Composer John Knowles Paine is owed a debt by many American music majors, for he established a pattern that was copied by numerous other university music deparments when he founded the music department at Harvard. He was trained in Germany and wrote the Symphony No. 1 in C minor, Op. 23, arguably the first full-scale American symphony composed along European lines. A few of his large-scale choral works are also performed, but the piano works collected here have remained largely obscure. They follow various models that Paine would have encountered in Europe, but Christopher Atzinger effectively teases out the distinctive features. As a composer of piano music, Paine is at his best when he is humorous and homey. There aren't really characteristically American features of his music; that would come with the following generation. But one piece, the "Fuga Giocosa" from the Three Piano Pieces, Op. 41, quotes an American baseball song (now itself little known), in a delightful meeting of academic and vernacular. Some of Paine's pieces sound like accomplished student pieces, but A Funeral March in Memory of President Lincoln, Op. 9, and several others have the mark of true feeling. In general, there is ambition here rather than the mark of the salon. Recommended for those interested in early American classical music.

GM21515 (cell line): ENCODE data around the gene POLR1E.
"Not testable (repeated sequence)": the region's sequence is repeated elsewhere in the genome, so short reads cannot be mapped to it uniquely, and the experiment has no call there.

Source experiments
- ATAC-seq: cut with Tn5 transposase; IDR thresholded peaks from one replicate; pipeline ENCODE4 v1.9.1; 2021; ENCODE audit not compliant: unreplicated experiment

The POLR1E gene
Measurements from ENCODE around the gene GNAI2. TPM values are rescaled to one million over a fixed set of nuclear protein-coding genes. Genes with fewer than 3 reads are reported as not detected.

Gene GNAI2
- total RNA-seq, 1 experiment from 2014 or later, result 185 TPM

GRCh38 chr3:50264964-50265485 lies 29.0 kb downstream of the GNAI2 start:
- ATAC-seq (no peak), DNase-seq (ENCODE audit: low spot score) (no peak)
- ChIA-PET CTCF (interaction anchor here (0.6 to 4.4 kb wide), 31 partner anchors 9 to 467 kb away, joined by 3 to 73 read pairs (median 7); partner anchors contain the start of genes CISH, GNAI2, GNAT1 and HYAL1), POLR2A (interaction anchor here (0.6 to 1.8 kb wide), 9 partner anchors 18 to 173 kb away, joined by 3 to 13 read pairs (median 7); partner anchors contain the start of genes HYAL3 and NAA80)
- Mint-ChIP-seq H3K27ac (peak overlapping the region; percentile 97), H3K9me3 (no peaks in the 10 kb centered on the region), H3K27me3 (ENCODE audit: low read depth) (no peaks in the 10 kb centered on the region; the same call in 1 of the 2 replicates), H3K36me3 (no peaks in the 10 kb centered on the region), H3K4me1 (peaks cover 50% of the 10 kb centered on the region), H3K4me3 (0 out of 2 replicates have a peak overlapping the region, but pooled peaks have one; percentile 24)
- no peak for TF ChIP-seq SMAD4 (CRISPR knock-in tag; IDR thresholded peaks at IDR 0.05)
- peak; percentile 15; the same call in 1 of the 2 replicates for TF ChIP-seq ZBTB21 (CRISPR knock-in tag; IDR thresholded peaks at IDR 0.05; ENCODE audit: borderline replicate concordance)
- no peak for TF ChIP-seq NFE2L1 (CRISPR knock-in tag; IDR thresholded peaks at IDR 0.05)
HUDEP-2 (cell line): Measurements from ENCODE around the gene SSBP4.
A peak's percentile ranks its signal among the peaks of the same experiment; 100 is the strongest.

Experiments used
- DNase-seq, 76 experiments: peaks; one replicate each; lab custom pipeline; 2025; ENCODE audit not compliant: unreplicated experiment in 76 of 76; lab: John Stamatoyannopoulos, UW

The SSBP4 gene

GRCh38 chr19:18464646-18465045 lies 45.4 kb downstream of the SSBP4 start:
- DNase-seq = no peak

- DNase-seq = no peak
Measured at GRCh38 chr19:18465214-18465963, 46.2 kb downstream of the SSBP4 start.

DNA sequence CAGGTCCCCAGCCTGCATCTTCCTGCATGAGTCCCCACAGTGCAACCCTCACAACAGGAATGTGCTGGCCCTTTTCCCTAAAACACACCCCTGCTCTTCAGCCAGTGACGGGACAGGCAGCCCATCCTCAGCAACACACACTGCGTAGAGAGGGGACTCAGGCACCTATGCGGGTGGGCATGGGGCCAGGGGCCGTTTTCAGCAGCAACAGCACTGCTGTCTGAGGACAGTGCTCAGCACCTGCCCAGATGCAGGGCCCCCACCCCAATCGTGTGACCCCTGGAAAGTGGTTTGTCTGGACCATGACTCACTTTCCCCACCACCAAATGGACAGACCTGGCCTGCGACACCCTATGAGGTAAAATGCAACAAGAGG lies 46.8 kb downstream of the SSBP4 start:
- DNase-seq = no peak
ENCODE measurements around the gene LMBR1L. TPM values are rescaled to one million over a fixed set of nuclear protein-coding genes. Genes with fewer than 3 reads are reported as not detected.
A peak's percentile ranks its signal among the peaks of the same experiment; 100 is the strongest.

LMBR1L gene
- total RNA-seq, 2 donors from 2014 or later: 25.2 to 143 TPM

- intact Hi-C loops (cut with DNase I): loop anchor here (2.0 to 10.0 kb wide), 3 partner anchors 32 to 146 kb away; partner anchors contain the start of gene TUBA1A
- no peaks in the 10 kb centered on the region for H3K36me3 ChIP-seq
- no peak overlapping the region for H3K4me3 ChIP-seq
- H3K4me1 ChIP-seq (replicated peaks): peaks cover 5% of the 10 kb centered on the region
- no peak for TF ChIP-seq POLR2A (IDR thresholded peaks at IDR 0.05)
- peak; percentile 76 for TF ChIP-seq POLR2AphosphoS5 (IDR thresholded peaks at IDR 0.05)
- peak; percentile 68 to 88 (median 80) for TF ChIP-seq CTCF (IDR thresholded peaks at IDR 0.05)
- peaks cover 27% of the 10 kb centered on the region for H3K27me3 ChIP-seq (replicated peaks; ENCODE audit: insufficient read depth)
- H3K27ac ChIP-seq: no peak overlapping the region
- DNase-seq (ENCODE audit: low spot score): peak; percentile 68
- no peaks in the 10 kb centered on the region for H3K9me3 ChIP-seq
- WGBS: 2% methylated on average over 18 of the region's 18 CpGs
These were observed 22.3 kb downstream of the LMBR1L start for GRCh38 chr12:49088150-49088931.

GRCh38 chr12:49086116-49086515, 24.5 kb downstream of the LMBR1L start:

AllMusic Review by James Manheim
|In the Country: Ten Sketches for the Piano, Op. 26|
|Three Piano Pieces, Op. 41|
|Four Characteristic Pieces, Op. 25|